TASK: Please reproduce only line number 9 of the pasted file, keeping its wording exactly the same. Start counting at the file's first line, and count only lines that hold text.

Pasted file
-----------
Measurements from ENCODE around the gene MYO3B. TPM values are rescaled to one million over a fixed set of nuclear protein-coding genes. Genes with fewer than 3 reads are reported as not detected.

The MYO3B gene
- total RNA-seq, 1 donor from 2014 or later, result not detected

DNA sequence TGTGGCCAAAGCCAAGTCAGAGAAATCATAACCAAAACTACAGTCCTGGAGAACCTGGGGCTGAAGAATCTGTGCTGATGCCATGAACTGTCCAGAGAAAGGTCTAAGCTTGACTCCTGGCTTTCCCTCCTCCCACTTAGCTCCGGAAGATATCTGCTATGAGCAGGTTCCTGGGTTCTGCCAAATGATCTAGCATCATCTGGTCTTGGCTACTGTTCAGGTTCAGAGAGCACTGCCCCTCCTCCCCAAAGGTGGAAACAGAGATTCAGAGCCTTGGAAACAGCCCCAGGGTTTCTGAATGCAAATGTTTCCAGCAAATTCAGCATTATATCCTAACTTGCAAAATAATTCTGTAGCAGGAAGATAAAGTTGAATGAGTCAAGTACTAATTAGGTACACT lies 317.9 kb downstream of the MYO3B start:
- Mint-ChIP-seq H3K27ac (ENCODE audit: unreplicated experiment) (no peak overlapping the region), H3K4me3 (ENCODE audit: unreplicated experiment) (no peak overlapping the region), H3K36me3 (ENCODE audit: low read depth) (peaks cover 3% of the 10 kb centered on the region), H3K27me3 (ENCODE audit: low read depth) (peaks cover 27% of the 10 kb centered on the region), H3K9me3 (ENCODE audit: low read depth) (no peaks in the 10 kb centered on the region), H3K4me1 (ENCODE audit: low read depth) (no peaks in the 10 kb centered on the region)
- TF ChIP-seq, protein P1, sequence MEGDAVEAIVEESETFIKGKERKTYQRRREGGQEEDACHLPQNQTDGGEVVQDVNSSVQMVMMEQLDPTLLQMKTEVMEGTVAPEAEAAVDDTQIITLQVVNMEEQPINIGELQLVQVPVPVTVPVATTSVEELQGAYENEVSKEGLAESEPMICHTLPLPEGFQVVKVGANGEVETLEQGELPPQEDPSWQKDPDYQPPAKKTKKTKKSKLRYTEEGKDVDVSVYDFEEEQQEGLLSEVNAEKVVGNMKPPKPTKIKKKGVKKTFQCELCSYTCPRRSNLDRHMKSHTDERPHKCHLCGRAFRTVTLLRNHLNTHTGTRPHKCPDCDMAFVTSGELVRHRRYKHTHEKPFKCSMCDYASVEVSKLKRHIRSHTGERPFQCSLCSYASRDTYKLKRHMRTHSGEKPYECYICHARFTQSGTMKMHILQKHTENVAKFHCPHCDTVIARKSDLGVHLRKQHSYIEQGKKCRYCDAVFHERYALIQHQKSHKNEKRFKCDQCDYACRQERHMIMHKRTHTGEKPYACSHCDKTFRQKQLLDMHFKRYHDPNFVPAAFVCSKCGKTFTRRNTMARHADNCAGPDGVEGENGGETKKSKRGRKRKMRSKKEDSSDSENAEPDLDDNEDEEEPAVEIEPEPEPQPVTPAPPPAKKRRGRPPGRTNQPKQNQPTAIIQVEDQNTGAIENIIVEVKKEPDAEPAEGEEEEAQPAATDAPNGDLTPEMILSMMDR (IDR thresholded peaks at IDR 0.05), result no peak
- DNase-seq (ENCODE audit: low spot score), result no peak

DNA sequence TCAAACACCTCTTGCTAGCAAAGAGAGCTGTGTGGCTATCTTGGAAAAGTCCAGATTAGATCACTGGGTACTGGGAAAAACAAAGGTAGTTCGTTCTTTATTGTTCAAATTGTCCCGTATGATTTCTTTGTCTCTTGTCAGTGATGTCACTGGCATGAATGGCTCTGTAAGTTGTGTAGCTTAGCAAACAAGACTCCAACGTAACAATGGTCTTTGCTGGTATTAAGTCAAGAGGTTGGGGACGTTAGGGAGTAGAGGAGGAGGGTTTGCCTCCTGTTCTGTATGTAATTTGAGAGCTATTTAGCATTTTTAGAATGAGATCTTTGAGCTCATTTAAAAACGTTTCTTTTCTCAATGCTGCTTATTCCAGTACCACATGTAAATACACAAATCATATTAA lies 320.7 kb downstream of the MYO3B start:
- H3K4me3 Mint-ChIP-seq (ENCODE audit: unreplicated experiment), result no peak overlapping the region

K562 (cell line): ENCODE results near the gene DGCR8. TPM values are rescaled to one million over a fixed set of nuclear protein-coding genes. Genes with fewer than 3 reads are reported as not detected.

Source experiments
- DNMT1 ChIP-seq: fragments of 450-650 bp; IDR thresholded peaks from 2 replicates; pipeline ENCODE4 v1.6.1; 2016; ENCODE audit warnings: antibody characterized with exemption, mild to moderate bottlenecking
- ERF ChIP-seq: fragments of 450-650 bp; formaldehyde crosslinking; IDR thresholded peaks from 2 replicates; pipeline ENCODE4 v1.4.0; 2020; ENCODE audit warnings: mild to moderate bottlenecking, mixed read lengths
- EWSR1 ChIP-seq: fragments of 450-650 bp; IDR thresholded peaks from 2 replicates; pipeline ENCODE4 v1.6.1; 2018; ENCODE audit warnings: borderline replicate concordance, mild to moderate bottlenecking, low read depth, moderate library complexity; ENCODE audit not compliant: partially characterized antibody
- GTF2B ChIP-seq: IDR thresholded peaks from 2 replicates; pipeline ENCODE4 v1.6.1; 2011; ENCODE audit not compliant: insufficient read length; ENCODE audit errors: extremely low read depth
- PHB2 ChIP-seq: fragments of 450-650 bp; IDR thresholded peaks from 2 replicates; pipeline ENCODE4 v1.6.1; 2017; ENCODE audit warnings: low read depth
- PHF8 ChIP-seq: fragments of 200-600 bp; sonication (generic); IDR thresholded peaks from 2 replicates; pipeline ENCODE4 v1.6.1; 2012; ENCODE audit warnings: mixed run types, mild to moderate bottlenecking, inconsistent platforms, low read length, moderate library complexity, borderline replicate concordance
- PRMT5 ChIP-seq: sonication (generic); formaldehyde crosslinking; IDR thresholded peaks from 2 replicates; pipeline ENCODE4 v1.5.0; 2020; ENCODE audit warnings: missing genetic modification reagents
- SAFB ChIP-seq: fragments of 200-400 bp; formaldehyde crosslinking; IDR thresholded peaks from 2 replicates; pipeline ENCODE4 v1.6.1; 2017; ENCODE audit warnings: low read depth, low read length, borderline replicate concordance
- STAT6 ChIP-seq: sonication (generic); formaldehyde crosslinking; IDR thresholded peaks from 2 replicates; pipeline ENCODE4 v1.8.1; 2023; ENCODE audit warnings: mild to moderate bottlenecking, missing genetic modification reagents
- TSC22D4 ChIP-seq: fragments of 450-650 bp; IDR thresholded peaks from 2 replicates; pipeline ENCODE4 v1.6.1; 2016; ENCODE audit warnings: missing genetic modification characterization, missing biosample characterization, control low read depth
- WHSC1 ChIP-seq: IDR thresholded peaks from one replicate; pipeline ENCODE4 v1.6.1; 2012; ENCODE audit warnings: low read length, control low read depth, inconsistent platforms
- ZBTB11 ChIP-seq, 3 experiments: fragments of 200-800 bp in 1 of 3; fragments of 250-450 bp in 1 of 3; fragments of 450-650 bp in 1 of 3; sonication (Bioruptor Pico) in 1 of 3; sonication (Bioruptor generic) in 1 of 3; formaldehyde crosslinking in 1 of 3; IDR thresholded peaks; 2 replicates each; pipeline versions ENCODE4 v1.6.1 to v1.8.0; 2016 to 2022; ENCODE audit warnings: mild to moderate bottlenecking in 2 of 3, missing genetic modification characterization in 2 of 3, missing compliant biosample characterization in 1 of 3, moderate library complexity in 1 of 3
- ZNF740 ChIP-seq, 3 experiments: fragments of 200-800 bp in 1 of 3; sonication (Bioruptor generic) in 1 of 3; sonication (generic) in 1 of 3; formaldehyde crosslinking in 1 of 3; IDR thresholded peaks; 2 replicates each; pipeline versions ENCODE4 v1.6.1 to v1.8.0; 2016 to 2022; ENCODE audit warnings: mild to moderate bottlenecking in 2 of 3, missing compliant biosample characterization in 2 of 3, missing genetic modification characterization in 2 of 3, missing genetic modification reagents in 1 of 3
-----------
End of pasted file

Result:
- H3K4me3 Mint-ChIP-seq (ENCODE audit: unreplicated experiment), result no peak overlapping the region